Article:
Zim limps back to normalcy
Despite the myriad of challenges still facing the Zimbabwean economy after a decade of economic free fall, the situation on the ground points to a country that is crawling back to normalcy, and one cannot help but notice the conspicuous changes currently engulfing this country of contradictions.
However, despite the various positive changes taking place in the country, one cannot also ignore the many challenges that still remain. Our reporter, Nyasha Francis Nyaungwa, was recently in Zimbabwe, and what follows is an account of what he witnessed.
Going to Zimbabwe for my December holiday, I didn’t know what exactly to expect, you know the country is full of surprises. They say anything goes in Zimbabwe but following my three-week holiday in this once prosperous nation – which for years had been tinkering on the brink of economic collapse as a result of a concoction of bad economic policies, bad governance and sanctions imposed on the country by the West – I can safely say that Zimbabwe is now almost back to its former glory.
As soon as I entered Zimbabwe, what struck me the most was the lack of harassment from the police manning the roadblocks. Although there are still way too many roadblocks for a supposedly peaceful country, I was surprised by the friendly police officers manning these roadblocks. Historically, and more so at the height of that country’s economic meltdown, police at roadblocks would literally jump in the air out of excitement whenever they saw a foreign registered vehicle for they would have found someone who could and must grease their palms.
You see, the thinking is or was that, anyone driving a foreign registered vehicle must be loaded with cash and you were expected to be patriotic and contribute to the upkeep of the poorly remunerated officers who had stayed behind to defend the motherland against imaginary imperialist forces.
I must say that this time around, I didn’t experience anything of that sort. All I saw was a bunch of officers happy to do their work, welcoming me to the country or wishing me a safe journey back to Namibia.
If that was something of a shocker, a big shock was awaiting me in the capital city Harare, inappropriately described as the ‘sunshine city’. Harare is now too small for an ever-increasing driving population. Driving in the town, if you are not so lucky, you can easily take more than an hour moving from one area of the city to the other. Harare has now become a traffic jungle, and besides proclaiming virtually all the roads as one way streets, authorities don’t seem to have a clue on how to solve this problem of traffic congestion.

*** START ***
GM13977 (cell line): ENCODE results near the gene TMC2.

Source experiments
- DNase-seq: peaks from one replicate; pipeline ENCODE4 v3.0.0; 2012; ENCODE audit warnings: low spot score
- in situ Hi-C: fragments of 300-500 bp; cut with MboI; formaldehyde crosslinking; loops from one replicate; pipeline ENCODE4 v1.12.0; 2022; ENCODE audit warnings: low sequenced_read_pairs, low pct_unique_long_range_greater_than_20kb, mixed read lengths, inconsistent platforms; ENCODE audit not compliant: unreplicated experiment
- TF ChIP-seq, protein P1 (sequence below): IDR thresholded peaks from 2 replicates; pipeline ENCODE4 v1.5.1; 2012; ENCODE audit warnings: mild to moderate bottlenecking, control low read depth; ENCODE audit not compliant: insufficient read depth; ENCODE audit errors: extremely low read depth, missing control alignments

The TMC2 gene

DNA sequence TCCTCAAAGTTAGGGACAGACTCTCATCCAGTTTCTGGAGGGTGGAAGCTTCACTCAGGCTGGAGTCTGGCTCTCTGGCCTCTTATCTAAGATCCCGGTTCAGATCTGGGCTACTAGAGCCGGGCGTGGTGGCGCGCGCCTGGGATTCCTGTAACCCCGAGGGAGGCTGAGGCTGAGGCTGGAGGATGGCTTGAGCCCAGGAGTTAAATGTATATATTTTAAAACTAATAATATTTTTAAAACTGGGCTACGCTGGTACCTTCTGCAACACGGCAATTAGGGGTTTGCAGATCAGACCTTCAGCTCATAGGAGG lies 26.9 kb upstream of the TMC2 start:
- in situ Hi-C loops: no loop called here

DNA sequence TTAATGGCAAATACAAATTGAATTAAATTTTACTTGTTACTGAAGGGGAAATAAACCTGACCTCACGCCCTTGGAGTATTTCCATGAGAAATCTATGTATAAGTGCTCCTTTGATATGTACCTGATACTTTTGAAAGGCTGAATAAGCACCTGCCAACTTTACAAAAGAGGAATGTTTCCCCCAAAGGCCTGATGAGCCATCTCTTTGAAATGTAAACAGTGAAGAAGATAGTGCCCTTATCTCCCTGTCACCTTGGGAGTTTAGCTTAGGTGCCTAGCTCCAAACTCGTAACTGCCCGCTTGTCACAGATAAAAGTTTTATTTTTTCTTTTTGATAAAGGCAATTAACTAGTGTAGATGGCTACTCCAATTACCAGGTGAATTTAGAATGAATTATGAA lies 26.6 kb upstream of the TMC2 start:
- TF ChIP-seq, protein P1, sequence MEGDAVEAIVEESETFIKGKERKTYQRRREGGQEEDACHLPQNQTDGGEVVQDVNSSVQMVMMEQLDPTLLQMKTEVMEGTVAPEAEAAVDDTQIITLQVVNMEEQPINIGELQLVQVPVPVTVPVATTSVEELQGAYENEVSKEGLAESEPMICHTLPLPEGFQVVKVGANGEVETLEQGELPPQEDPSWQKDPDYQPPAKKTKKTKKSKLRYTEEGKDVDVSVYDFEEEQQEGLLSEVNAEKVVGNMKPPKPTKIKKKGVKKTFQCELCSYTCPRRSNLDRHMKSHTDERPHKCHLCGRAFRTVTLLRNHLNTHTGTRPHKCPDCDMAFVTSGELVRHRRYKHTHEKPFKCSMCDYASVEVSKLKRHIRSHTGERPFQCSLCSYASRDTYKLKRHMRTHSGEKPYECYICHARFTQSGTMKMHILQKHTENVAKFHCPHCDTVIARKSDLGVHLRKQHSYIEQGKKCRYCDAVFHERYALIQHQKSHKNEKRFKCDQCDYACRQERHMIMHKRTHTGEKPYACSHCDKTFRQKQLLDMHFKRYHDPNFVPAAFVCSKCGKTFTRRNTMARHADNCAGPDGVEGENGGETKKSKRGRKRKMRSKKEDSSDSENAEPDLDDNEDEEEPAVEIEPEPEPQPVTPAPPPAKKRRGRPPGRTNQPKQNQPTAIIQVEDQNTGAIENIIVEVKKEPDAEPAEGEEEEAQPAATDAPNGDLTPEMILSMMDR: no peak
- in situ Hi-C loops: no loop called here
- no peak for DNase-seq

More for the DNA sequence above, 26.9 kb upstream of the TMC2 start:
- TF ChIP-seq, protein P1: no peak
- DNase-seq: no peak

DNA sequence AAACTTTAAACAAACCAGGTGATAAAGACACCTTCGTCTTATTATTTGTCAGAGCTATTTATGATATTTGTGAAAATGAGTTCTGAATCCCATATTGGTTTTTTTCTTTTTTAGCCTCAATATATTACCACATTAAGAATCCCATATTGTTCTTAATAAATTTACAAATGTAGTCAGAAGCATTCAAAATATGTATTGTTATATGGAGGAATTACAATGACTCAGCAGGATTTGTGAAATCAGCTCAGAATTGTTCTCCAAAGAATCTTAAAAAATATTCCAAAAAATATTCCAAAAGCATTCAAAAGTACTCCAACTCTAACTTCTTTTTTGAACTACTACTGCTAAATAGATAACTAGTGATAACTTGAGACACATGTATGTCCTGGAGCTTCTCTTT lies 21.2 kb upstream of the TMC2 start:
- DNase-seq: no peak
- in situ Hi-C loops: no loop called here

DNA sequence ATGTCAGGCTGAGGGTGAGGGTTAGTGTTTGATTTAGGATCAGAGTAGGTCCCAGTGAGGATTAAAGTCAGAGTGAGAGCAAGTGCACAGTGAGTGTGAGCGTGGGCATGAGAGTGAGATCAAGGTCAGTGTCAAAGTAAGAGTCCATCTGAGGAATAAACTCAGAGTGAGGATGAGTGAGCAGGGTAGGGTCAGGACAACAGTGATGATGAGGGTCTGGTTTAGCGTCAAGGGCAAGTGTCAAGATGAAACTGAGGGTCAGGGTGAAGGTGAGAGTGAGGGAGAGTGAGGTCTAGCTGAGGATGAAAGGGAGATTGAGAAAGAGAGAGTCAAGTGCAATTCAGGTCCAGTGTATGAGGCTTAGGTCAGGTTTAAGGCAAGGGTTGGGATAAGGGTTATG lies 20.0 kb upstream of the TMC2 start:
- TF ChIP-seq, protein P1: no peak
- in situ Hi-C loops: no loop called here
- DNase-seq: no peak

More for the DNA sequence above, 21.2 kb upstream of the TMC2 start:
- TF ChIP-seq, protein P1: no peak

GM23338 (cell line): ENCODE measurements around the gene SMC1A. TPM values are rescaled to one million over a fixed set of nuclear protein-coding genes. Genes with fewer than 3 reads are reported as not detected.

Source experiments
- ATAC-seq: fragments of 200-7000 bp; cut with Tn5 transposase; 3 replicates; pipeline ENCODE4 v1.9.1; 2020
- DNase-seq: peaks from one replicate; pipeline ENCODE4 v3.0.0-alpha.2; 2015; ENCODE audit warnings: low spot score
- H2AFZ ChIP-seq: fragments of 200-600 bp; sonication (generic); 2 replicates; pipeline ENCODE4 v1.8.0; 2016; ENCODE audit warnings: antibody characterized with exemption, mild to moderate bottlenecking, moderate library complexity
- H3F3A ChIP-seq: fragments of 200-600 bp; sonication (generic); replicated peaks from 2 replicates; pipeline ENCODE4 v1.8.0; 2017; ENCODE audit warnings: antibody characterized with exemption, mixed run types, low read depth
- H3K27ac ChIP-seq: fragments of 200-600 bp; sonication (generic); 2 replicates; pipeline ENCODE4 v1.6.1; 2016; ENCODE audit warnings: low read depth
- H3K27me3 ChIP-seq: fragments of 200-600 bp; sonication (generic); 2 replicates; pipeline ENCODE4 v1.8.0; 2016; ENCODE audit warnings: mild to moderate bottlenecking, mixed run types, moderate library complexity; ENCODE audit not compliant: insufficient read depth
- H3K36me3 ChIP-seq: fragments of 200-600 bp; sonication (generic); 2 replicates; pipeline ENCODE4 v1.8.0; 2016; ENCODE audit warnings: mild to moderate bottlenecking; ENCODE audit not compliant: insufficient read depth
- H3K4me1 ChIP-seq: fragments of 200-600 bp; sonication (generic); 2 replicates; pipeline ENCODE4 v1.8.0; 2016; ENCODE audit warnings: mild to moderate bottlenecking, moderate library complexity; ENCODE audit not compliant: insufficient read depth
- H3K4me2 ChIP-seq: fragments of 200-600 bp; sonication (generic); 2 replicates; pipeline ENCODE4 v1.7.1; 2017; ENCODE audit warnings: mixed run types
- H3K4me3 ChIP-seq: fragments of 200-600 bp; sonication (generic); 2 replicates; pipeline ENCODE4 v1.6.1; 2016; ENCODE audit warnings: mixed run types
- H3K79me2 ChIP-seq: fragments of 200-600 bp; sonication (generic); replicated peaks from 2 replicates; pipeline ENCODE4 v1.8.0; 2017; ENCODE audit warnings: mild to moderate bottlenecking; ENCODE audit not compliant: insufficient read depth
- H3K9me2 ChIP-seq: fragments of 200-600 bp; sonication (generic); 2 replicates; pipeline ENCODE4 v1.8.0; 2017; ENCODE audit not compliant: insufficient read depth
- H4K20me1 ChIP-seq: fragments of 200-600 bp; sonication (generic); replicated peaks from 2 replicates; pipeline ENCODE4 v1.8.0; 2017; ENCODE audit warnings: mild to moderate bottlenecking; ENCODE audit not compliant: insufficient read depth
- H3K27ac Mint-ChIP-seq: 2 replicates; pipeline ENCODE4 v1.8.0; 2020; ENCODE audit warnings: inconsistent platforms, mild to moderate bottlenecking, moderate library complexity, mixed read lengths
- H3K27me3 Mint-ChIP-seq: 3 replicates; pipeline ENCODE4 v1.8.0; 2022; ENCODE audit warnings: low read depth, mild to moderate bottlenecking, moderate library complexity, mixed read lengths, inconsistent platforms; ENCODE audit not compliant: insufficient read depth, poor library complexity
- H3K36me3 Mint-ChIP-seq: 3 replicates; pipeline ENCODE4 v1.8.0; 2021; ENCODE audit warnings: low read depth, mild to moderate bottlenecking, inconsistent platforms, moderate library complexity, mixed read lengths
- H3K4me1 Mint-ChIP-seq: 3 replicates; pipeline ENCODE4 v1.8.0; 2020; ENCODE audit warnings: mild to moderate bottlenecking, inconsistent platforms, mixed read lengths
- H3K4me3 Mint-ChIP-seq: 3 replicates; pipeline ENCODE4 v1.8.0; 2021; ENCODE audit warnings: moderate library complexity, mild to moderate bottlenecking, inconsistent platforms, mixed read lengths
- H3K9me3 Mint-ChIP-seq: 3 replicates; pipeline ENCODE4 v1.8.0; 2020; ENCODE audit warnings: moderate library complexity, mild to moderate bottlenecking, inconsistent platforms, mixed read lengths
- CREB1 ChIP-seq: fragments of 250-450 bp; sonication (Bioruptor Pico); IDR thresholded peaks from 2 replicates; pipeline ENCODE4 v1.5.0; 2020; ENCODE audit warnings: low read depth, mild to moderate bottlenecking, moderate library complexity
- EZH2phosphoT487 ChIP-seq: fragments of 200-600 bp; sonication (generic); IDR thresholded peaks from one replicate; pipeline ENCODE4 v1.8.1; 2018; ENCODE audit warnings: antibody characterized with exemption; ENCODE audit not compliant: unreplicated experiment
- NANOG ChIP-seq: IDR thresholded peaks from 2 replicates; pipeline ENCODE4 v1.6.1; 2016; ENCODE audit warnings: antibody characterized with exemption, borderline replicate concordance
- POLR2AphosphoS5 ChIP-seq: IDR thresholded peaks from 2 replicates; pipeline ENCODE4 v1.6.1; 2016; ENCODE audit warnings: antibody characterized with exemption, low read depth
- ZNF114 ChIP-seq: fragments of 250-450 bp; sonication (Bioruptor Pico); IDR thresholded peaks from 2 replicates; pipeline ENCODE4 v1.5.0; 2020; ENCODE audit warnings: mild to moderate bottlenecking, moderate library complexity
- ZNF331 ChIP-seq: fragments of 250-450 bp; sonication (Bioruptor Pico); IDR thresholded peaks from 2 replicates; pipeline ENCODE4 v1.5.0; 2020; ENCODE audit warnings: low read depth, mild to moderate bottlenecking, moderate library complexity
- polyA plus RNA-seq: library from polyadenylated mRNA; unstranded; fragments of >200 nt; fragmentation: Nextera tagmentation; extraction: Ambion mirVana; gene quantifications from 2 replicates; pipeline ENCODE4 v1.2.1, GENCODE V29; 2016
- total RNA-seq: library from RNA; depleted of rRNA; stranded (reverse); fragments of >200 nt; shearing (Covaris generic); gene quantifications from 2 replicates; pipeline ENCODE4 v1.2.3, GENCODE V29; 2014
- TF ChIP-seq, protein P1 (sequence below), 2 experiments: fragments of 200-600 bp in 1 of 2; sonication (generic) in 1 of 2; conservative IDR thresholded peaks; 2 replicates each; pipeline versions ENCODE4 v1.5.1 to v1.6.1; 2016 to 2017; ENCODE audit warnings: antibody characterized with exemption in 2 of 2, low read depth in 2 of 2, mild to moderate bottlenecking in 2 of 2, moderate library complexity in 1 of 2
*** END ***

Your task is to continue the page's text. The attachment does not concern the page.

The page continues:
Where the supposedly underpaid workers are getting the money to buy cars was sort of a mystery to me. The average civil servant earns around US$250 a month. Now even if one was to save their entire annual salary, that would still not be enough to buy the many cars that you find on Zimbabwean roads. So you can understand why I was surprised to see so many cars in a place where people are supposed to be struggling.
New suburbs are sprouting everywhere, and in towns, some companies have also started refurbishing the dilapidated buildings that had become an eyesore over the years because of neglect. The refurbishments are starting to give the major towns like Harare a new lease of life. I am sure with time, Harare will regain its status as the Sunshine city.
Doing your shopping is no longer as frustrating as it was some three years ago. You can now find everything that you need from the basics to luxuries. Its almost like we are back to the good days of yore.
Though happy with my stay in Zimbabwe, one cannot help but curse because of the intermittent power and water outages and the flowing sewer that is everywhere. Electricity blackouts happen with such regularity in Zim, that every time authorities switch the electricity back on, you will hear people in the locations celebrating as if the country had won the soccer World Cup. How can normal people celebrate the coming back of electricity? This is how strange Zimbabwe still is and no matter how hard people tried to convince me that it was normal to celebrate the coming back of electricity, I just couldn’t see myself joining the celebrations. It sounded ridiculous to me.
Last year, there was a lot of hulabaloo over the state of Windhoek’s roads after the record rainfall that was experienced. In Zimbabwe, most of the roads there are in a state of disrepair and pot holes are a way of life. You feel for your car driving in Zim but the people there are accustomed to it, they hardly complain about the state of the roads.
Finally, one cannot help but notice the dark cloud hanging over Zimbabwe because of the elections which Robert Mugabe, the President, Head of State and Government, Commander-in-Chief of the Zimbabwe Defence Forces and Chancellor of all state universities, is pushing for this year. A lot of people are apprehensive about the elections because of the violence experienced in the 2008 elections which resulted in the current coalition government and this has sort of dampened the spirits a little bit, otherwise Zimbabwe is truly back on track to a full economic recovery.